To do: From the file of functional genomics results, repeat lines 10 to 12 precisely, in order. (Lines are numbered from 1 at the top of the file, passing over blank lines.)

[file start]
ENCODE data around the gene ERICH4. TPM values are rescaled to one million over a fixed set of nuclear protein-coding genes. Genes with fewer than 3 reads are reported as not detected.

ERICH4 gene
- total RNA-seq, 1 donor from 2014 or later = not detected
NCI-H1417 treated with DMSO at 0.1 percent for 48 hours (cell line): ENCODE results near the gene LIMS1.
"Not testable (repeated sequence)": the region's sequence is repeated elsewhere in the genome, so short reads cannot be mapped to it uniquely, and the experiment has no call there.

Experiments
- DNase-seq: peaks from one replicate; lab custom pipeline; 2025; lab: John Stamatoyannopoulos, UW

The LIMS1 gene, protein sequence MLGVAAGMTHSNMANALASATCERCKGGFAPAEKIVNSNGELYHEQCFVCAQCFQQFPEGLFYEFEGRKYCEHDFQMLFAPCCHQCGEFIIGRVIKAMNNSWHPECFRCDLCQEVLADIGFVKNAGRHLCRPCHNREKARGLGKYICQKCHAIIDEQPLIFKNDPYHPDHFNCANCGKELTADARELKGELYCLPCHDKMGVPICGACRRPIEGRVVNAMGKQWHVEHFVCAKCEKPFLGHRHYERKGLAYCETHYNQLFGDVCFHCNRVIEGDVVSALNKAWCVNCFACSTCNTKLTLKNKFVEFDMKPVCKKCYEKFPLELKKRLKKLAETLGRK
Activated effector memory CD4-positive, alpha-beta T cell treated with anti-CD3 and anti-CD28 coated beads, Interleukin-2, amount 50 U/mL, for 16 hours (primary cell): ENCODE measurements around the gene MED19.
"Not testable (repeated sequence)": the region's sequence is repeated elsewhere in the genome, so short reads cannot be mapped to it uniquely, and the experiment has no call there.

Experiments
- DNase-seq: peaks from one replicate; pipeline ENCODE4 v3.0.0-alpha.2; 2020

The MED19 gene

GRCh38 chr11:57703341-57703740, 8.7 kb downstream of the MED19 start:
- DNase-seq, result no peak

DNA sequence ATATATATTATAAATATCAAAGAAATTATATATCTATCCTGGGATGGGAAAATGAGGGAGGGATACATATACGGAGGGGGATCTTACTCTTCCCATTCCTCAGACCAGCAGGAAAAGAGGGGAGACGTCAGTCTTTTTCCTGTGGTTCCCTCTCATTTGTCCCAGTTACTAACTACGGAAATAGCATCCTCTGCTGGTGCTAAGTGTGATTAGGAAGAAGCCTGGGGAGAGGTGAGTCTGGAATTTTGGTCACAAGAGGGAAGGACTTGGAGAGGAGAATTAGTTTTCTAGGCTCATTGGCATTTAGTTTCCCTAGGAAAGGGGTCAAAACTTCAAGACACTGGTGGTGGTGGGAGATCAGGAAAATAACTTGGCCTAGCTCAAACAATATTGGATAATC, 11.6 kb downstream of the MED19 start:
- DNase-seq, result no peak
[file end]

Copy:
"Not testable (repeated sequence)": the region's sequence is repeated elsewhere in the genome, so short reads cannot be mapped to it uniquely, and the experiment has no call there.

Experiments
- DNase-seq: peaks from one replicate; pipeline ENCODE4 v3.0.0-alpha.2; 2020